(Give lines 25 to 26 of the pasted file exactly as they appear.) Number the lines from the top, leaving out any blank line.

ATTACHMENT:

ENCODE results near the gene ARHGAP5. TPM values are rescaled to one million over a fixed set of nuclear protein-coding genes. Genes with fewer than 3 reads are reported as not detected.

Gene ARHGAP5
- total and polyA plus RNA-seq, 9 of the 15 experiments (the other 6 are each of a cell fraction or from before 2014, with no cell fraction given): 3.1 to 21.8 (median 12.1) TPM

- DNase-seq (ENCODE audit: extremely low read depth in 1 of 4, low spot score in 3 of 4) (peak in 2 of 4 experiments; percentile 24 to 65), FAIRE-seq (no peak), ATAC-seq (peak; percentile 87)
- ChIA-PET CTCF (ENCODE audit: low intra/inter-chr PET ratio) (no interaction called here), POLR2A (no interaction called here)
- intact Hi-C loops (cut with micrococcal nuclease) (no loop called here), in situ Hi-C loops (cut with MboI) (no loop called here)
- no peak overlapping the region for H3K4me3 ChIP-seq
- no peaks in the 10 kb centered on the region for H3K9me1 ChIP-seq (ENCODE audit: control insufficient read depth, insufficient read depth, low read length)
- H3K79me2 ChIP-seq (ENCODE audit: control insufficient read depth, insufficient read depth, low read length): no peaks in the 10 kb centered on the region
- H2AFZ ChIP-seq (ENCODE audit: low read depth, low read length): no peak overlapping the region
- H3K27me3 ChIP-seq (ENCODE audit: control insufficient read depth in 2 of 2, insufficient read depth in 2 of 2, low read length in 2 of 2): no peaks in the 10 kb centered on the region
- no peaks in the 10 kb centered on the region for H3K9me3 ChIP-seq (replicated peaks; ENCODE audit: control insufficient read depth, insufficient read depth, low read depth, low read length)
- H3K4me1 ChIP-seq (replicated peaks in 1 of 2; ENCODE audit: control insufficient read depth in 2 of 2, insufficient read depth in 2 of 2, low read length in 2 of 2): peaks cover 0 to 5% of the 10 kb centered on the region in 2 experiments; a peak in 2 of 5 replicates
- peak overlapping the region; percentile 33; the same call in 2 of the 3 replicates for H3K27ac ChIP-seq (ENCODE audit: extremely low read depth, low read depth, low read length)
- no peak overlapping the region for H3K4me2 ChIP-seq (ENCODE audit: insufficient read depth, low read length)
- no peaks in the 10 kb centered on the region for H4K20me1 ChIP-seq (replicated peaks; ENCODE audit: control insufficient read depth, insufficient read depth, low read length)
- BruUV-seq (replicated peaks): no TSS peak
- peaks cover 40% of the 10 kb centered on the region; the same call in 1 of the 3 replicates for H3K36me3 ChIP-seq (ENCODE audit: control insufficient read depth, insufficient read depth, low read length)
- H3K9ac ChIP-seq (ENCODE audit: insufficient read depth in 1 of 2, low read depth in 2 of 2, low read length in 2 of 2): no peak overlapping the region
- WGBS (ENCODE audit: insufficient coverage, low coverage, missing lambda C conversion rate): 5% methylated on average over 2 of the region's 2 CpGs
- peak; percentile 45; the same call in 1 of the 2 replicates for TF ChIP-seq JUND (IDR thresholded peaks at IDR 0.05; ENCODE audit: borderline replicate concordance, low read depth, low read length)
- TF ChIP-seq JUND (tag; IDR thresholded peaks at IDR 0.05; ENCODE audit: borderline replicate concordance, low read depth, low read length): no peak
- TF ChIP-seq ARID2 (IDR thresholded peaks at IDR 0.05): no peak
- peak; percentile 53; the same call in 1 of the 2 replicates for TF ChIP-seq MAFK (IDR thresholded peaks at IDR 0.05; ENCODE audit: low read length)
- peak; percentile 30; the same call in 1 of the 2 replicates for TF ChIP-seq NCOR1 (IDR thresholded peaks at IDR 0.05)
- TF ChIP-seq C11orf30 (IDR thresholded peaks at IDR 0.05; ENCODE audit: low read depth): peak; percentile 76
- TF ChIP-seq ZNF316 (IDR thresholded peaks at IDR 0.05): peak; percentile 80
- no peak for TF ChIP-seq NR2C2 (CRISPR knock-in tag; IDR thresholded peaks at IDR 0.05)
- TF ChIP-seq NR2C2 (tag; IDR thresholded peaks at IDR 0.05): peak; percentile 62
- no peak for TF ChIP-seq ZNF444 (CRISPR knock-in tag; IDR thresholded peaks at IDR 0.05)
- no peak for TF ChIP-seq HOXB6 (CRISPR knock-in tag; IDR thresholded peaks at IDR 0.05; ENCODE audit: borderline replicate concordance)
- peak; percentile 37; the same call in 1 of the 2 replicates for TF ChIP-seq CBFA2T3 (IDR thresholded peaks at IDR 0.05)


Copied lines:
- peak; percentile 30; the same call in 1 of the 2 replicates for TF ChIP-seq NCOR1 (IDR thresholded peaks at IDR 0.05)
- TF ChIP-seq C11orf30 (IDR thresholded peaks at IDR 0.05; ENCODE audit: low read depth): peak; percentile 76